Crossword clues for expel
- Put out of school, former student lurks outside gym
- Boot out former Brazilian player unable to finish
- Banish text spelt without using cases
- Run out
- Toss out of school
- Give the boot
- Give the heave-ho
- Give the boot to
- Drum out
- More than suspend, as from school
- Kick out for good
- Banish from school
- Banish (undesirable alien?)
- Suspend permanently
- Punish, as a principal might
- Not just suspend
- More than just suspend
- Kick out, as of school
- Dismiss (pupil)
- Dismiss (from college)
- Cut off from membership
- Ban (pupil) from attending school
- Academically banish
- Throw out
- Send packing
- Remove forcibly
- Boot out
- Oust, as from school
- Dismiss from school
- Drive out by force
- Cough up
- Kick out of school permanently
- Discharge in disgrace
- Oust from school
- Force out
- Take action against a disruptive student
- Get rid of old car that won't start
- Get rid of former PM, half-heartedly
- Chuck out extremely expensive laptop initially fitted with outdated OS
- One way to apply a finish to education
- Old skin almost cast out
- Remove from membership
Longman Dictionary of Contemporary English
The Collaborative International Dictionary
Expel \Ex*pel"\, v. t. [imp. & p. p. Expelled, p. pr. & vb. n.. Expelling.] [L. expellere, expulsum; ex out + pellere to drive: cf.F. expeller. See Pulse a beat.]
To drive or force out from that within which anything is contained, inclosed, or situated; to eject; as, to expel air from a bellows.
Did not ye . . . expel me out of my father's house?
--Judg. xi. 7.
To drive away from one's country; to banish.
Forewasted all their land, and them expelled.
He shall expel them from before you . . . and ye shall possess their land.
--Josh. xxiii. 5.
To cut off from further connection with an institution of learning, a society, and the like; as, to expel a student or member.
To keep out, off, or away; to exclude. ``To expel the winter's flaw.''
To discharge; to shoot. [Obs.]
Then he another and another [shaft] did expel.
Syn: To banish; exile; eject; drive out. See Banish.
Douglas Harper's Etymology Dictionary
vb. 1 To eject or erupt. 2 (context obsolete English) To fire (a bullet, arrow etc.). 3 To remove from membership.
Usage examples of "expel".
It was not until adult life that from an abscess of the groin was expelled what remained of the spelling-book that had been driven into the abdomen during boyhood.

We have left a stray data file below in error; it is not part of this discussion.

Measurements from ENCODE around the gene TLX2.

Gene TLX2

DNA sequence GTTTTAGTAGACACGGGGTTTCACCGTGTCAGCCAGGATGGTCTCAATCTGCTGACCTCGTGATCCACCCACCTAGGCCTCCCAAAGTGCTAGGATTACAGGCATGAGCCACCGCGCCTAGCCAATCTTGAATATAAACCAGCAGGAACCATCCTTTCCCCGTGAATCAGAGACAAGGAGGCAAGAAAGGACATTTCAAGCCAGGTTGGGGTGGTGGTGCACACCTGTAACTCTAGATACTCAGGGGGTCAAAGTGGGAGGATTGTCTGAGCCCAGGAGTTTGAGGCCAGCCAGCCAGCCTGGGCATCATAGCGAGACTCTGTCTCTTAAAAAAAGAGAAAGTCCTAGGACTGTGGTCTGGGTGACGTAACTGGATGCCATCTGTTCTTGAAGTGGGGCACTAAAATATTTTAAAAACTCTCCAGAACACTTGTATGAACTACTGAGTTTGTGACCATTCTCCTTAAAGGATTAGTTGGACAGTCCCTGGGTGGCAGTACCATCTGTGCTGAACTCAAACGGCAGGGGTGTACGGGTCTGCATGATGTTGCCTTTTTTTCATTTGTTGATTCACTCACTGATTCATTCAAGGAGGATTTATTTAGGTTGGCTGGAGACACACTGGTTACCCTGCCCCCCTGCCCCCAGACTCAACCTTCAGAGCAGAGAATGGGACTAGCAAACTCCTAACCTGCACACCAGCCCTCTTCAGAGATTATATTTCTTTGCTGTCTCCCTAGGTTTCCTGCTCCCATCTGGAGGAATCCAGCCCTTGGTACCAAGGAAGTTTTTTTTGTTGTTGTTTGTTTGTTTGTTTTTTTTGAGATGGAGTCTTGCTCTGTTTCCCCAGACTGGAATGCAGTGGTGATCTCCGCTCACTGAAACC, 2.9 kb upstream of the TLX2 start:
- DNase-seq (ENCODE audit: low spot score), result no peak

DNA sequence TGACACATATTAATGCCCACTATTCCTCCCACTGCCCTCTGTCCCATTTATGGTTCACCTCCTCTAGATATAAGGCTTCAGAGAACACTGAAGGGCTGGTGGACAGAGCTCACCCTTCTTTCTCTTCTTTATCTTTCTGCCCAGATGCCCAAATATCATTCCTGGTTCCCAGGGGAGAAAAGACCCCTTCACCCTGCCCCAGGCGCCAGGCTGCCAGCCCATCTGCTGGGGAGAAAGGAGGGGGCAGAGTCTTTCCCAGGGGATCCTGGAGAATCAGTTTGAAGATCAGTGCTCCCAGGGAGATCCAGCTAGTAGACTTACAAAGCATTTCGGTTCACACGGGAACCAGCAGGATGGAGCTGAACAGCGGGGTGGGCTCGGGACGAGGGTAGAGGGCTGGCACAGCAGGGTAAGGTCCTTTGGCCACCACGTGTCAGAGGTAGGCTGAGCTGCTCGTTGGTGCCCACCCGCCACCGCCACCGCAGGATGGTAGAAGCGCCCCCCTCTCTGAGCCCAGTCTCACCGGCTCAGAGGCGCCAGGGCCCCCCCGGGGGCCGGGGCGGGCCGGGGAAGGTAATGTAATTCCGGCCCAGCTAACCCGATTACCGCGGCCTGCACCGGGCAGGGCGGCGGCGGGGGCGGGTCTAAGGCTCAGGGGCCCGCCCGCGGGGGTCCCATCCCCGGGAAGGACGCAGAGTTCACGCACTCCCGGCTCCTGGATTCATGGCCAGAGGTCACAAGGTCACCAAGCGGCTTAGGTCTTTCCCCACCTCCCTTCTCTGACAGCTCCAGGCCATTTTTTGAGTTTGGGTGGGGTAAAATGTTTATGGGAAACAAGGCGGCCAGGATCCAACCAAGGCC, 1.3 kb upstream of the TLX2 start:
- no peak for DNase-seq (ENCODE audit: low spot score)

While Constantius gave laws to the Barbarians beyond the Danube, he distinguished, with specious compassion, the Sarmatian exiles, who had been expelled from their native country by the rebellion of their slaves, and who formed a very considerable accession to the power of the Quadi.
And how can he in good conscience just rip off, swallow, digest and expel as his what an alumnus with a streaked orange face and removable hair has clearly seen first herself?
The somnolent Amar stirred, staggered to their feet and joined him in the blue mist, snuffing up smoke greedily, expelling it, sucking in more, till they all were reeling, the sap-smoke sending them higher than the quantities of pika-beer in their bellies.
Then the high priest asserted his authority and expelled Argan from the priesthood.
Think you, Donald, Bedel of the Warrens, that we can expel them with claidheammors and carbines?
Those who had reached the foremost position were immediately expelled or captured, or killed where they stood, by the Boche counter attack next morning.
House of Commons was expelled for bribery, and the great Marlborough could not clear his character from pecuniary dishonesty, there was much corruption in the highest official quarters.
He expelled the air from his lungs and buckled his knees, pulling as hard as he could.
Though he expelled thousands from their homes in Cisalpine Gaul, in order to give their farms to his soldiers, they still clamored for more.
Free Grace Believers were expelled from the Massachusetts Colony, and, after sundry peregrinations, settled at last in the Providence Plantations, upon Pick-a-Neck-a-Sock Point, coadjacent to the town of New Hope.
When he had gone away my neighbour seemed inclined to be more communicative, and informed me that Nina was a dancer whom the Count de Ricla, the Viceroy of Barcelona, was keeping for some weeks at Valentia, till he could get her back to Barcelona, whence the bishop of the diocese had expelled her on account of the scandals to which she gave rise.
While his majesty was thus discoursing with Jones, a sudden uproar arose in the barn, and as it seems upon this occasion:- the courtesy of these people had by degrees removed all the apprehensions of Partridge, and he was prevailed upon not only to stuff himself with their food, but to taste some of their liquors, which by degress entirely expelled all fear from his composition, and in its stead introduced much more agreeable sensations.
House exercises a judicial function, as in judging of elections or determining whether a member should be expelled, it is clearly entitled to compel the attendance of witnesses to disclose the facts upon which its action must be based.
Wit, cheerfulness, decent manners, attended our delightful party, and did not expel the gaiety and the merry jests with which a Frenchman knows how to season every conversation.